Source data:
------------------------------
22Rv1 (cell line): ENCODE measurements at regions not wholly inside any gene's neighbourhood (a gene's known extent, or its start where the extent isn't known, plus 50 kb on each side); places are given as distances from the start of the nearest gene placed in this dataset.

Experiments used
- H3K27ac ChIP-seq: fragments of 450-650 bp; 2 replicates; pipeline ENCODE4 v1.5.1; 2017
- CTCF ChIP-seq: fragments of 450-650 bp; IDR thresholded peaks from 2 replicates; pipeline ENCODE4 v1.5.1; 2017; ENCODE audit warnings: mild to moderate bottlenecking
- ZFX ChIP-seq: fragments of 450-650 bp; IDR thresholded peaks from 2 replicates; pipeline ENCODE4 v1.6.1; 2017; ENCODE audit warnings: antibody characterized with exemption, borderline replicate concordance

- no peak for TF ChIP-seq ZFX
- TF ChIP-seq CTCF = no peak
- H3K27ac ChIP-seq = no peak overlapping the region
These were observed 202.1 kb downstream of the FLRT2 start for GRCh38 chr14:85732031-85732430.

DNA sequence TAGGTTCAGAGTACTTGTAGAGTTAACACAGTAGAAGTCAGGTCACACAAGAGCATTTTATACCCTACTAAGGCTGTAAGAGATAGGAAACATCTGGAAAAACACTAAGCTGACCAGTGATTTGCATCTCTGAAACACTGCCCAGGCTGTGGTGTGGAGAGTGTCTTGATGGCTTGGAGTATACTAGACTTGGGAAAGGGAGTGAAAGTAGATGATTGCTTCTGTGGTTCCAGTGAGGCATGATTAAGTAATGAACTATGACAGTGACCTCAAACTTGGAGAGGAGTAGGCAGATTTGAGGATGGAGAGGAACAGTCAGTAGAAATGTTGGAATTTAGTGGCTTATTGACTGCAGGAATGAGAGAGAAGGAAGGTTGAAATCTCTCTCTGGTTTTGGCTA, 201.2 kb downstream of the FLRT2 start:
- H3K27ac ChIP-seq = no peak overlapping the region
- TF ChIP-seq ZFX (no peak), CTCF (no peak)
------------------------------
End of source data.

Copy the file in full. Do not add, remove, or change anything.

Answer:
22Rv1 (cell line): ENCODE measurements at regions not wholly inside any gene's neighbourhood (a gene's known extent, or its start where the extent isn't known, plus 50 kb on each side); places are given as distances from the start of the nearest gene placed in this dataset.

Experiments used
- H3K27ac ChIP-seq: fragments of 450-650 bp; 2 replicates; pipeline ENCODE4 v1.5.1; 2017
- CTCF ChIP-seq: fragments of 450-650 bp; IDR thresholded peaks from 2 replicates; pipeline ENCODE4 v1.5.1; 2017; ENCODE audit warnings: mild to moderate bottlenecking
- ZFX ChIP-seq: fragments of 450-650 bp; IDR thresholded peaks from 2 replicates; pipeline ENCODE4 v1.6.1; 2017; ENCODE audit warnings: antibody characterized with exemption, borderline replicate concordance

- no peak for TF ChIP-seq ZFX
- TF ChIP-seq CTCF = no peak
- H3K27ac ChIP-seq = no peak overlapping the region
These were observed 202.1 kb downstream of the FLRT2 start for GRCh38 chr14:85732031-85732430.

DNA sequence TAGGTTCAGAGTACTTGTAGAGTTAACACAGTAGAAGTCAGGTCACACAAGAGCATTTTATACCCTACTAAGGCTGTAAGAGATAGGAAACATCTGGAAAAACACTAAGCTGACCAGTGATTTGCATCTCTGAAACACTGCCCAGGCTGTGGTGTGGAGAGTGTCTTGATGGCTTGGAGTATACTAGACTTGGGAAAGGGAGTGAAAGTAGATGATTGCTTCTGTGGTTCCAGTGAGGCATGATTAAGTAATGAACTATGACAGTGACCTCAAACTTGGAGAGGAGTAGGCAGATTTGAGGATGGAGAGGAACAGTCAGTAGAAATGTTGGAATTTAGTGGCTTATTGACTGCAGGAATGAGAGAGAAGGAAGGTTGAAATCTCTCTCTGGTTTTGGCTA, 201.2 kb downstream of the FLRT2 start:
- H3K27ac ChIP-seq = no peak overlapping the region
- TF ChIP-seq ZFX (no peak), CTCF (no peak)